So, lets return to Hill sphere, and I'm going to simplify the math by ignoring eccentricity and assuming circular orbits - from the same Wikipedia link:

$$r \approx a \cdot \sqrt[3\ \ \ ]{\frac{m}{3M}}$$

Lets do the Earth-Sun first;

$a$ (semi major axis, or, lets just call it distance), and I hate math so we'll call $a$ 1, for 1 AU, and mass, lets call little $m$ 1 and big $M$ 333,000 because the Sun is 333,000 times more massive than the Earth:

$1 AU \cdot \sqrt{1/333,000\cdot3\ }$ is just about 1/100th of an AU, so from the near end of the Earth's Hill Sphere to the Sun and the far end away from the Sun, the gravitational effect of the Sun at 0.99 AU to 1.01 AU (we're basically just talking tidal effects at this point), but, gravity decreases by the square of the distance, so this is about a 4% change in the Sun's gravitation from the far end to the near end of the Earth's Hill sphere.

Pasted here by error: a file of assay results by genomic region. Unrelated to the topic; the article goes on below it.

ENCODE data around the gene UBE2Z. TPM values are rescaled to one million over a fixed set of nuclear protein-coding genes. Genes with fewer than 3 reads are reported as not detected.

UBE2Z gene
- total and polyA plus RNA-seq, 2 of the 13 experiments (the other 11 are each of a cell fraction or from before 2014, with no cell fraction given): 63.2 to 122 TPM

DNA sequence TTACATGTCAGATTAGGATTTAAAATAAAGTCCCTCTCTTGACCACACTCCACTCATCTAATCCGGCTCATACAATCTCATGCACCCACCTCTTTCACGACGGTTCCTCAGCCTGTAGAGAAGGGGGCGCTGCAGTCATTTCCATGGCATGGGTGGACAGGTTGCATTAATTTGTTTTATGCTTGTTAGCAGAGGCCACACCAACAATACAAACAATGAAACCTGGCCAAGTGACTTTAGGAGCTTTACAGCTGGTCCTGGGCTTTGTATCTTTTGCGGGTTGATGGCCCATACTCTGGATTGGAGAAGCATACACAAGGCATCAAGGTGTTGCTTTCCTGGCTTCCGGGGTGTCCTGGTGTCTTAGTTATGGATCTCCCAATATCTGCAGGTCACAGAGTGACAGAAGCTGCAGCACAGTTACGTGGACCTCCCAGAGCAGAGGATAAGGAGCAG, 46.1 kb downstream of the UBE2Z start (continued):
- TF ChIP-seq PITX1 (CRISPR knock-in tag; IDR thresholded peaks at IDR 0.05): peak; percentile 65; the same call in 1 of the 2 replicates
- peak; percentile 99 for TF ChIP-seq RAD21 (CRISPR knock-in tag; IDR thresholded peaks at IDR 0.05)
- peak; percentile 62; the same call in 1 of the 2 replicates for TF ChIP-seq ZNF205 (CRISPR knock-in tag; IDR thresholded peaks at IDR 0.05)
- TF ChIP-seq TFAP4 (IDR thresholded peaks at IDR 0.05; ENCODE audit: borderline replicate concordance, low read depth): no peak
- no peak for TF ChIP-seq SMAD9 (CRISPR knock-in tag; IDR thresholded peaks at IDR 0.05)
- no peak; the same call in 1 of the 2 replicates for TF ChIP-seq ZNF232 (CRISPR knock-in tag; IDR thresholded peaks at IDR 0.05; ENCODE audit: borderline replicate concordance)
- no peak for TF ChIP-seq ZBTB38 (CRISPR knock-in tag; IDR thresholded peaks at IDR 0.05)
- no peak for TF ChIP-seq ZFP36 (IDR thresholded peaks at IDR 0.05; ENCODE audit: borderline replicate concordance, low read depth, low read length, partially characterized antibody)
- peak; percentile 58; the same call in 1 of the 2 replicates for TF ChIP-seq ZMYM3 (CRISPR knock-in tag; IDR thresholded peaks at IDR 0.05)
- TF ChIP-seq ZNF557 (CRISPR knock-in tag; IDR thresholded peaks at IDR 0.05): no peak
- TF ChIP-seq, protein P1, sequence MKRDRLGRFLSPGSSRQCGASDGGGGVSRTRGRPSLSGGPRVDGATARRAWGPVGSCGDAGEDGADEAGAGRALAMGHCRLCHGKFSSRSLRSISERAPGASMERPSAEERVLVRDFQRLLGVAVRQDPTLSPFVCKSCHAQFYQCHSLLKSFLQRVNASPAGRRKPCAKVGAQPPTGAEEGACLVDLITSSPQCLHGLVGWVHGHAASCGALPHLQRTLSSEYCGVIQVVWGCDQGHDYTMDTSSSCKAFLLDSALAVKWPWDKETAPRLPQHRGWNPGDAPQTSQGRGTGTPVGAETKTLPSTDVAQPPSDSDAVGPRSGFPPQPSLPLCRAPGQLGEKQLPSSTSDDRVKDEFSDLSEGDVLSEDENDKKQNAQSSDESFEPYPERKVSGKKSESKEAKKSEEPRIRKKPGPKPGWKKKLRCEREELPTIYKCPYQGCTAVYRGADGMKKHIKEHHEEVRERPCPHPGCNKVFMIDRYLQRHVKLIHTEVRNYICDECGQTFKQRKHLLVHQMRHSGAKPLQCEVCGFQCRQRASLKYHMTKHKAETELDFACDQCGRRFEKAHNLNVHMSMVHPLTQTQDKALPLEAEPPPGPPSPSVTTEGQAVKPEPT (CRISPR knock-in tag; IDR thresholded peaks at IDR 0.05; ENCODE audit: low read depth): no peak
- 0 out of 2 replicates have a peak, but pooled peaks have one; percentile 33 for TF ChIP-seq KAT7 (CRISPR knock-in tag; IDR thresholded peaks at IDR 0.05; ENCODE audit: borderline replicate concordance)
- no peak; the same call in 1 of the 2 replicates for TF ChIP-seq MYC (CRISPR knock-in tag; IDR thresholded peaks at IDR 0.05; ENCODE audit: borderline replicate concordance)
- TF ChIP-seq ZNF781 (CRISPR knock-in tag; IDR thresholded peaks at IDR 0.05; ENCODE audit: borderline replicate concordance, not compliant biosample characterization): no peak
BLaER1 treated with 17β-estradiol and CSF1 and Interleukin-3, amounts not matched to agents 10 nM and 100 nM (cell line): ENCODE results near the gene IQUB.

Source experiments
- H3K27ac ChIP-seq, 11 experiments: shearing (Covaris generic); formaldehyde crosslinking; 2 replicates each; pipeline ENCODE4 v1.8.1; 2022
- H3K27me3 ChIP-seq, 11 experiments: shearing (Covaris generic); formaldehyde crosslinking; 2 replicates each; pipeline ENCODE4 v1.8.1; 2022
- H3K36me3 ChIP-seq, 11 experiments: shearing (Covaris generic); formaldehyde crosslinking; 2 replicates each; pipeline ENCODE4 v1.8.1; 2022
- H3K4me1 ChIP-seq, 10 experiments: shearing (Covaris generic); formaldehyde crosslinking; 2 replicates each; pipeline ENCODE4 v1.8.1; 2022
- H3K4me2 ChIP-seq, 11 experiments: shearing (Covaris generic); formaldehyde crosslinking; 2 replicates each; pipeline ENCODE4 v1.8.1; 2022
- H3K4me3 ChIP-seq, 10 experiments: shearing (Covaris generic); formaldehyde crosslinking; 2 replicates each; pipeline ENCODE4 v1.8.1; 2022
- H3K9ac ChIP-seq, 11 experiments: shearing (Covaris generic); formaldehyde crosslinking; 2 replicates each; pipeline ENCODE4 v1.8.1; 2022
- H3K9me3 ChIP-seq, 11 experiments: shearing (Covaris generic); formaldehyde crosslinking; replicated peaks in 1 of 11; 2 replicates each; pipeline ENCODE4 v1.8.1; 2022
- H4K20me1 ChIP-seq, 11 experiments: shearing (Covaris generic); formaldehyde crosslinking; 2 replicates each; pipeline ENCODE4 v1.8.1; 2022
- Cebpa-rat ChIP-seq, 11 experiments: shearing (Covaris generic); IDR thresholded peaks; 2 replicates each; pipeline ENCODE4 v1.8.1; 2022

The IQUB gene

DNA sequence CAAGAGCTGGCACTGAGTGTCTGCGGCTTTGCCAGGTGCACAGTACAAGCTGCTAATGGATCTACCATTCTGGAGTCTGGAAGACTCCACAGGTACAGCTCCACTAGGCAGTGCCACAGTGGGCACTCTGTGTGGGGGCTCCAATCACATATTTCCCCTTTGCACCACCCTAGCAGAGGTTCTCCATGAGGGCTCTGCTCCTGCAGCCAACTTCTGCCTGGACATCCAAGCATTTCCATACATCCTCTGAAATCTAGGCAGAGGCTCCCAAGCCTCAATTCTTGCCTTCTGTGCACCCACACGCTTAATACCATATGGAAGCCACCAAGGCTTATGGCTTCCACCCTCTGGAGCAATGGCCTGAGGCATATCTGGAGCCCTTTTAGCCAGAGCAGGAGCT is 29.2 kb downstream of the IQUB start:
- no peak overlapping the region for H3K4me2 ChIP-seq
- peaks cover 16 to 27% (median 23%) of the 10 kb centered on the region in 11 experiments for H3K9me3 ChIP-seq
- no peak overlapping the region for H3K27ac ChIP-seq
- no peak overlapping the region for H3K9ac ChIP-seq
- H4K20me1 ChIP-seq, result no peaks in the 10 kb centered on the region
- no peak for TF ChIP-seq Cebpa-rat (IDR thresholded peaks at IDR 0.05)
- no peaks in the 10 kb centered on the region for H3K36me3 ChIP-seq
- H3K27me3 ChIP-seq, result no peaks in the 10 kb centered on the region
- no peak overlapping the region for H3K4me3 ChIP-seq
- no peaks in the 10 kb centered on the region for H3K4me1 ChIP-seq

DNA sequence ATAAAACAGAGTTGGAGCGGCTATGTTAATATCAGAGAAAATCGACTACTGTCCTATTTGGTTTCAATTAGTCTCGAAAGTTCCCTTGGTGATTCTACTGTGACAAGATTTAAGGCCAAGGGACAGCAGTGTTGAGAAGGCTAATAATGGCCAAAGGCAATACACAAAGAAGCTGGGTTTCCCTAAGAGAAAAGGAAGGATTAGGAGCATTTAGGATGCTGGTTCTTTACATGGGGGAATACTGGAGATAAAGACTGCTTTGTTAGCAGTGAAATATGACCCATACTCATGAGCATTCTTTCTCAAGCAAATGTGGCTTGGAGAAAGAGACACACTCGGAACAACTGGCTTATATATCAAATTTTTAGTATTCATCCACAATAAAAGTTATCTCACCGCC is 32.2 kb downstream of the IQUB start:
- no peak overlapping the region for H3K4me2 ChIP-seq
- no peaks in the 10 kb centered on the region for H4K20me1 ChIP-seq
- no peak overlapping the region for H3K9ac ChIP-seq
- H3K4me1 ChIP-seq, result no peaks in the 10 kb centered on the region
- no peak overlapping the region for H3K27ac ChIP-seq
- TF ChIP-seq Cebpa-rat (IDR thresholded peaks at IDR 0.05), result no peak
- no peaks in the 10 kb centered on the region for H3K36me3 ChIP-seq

The sphere is still a sphere, but the Earth should be slightly more able to capture an asteroid on it's far side from the Sun than the near side. In that sense, the term I made up, capture zone, would be stretched by a little bit. 4% might be upper limit of the stretching and it's probably less than that, because a gravitational capture zone would be smaller than the Hill Sphere. (if somebody wants to correct that, feel free, but this is ballpark.)

The Earth actually does this, by the way - capture asteroids. The Moon probably doesn't, because it's gravity is too weak and comparatively, asteroids move too fast. Asteroids captured by the Earth usually don't stick around very long though:

Source: http://gizmodo.com/5869840/earth-has-a-second-moon-astronomers-say